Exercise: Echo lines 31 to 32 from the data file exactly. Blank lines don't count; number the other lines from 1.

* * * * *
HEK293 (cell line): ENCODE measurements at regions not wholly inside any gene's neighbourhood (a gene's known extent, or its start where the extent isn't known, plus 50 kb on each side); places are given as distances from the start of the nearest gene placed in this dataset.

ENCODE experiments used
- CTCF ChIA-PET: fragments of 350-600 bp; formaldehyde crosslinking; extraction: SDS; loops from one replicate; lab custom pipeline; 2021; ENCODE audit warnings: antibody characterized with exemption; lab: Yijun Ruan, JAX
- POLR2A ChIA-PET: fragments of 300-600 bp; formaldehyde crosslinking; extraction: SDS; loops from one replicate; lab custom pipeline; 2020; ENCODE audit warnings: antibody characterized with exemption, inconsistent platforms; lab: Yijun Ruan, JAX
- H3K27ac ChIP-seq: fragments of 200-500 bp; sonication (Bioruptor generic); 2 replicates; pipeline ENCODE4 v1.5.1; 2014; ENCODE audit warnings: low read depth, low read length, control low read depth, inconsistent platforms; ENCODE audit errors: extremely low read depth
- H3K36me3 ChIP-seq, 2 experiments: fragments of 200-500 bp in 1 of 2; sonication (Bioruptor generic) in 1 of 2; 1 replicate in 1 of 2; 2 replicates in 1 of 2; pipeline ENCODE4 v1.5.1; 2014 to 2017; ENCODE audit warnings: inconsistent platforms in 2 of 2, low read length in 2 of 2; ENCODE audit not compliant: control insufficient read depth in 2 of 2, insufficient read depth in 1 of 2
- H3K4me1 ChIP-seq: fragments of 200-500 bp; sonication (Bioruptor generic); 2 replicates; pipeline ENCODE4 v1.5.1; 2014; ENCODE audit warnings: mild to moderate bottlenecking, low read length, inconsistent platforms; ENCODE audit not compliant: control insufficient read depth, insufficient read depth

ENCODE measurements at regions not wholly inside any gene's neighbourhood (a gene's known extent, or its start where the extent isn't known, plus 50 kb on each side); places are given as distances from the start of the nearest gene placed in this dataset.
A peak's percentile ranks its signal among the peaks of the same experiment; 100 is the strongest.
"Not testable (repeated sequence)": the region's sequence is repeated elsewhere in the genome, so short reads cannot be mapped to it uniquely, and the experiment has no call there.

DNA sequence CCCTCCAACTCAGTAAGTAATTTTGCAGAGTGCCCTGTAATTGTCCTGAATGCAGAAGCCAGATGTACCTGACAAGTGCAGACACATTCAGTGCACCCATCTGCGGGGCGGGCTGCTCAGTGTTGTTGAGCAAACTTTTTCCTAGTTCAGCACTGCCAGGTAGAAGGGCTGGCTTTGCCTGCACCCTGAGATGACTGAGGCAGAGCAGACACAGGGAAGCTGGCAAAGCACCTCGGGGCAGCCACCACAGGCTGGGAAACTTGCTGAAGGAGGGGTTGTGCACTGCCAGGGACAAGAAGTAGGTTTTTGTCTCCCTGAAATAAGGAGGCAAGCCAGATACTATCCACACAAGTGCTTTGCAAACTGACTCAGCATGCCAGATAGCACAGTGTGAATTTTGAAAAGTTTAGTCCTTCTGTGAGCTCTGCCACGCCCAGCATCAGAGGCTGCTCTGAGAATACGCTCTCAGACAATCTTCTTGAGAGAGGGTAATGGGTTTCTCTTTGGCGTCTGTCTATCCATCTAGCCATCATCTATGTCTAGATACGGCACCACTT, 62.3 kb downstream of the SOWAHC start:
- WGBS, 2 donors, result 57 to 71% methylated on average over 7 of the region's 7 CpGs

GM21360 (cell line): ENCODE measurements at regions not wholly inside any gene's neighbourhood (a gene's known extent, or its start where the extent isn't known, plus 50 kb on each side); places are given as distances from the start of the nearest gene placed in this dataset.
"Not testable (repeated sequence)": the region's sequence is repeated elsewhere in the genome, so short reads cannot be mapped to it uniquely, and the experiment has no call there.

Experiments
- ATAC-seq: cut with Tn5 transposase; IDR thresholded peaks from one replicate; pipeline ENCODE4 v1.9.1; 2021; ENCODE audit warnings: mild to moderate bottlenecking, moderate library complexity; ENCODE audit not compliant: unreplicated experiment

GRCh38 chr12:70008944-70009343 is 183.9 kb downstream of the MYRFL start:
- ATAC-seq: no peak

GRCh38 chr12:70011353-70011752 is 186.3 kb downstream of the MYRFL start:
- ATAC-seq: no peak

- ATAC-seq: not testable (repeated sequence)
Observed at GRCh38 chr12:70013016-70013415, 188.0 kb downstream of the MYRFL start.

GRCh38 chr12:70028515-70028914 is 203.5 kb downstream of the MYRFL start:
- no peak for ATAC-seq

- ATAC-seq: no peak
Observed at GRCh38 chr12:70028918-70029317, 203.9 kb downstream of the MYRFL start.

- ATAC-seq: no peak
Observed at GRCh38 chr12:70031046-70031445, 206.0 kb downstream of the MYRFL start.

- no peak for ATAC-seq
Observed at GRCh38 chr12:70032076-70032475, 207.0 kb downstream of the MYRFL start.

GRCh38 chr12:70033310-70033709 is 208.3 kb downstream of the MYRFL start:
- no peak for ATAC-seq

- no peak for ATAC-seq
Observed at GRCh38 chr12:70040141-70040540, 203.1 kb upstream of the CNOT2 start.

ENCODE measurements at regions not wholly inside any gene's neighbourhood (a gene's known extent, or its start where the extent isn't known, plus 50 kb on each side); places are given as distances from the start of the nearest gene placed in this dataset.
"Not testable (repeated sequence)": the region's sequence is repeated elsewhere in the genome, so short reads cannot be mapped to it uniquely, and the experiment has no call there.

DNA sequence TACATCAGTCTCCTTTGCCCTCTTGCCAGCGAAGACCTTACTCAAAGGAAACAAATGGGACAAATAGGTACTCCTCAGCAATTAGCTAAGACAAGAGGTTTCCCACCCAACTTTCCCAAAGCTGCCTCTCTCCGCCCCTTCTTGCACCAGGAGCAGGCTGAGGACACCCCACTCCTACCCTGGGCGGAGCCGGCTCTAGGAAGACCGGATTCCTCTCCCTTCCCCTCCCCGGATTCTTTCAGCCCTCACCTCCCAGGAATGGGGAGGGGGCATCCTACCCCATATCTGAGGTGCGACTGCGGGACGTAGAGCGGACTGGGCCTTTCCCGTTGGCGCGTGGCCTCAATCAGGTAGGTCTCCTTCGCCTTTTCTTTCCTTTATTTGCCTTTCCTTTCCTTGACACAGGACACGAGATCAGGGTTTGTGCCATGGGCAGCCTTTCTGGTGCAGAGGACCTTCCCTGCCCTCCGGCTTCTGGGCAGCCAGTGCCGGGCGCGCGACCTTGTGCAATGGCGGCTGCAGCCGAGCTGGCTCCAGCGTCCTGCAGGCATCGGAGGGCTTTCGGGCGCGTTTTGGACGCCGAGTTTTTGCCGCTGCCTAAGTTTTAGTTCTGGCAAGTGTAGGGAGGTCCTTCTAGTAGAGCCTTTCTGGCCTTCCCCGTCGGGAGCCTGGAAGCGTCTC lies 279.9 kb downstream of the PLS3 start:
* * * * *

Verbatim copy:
GRCh38 chr12:70033310-70033709 is 208.3 kb downstream of the MYRFL start:
- no peak for ATAC-seq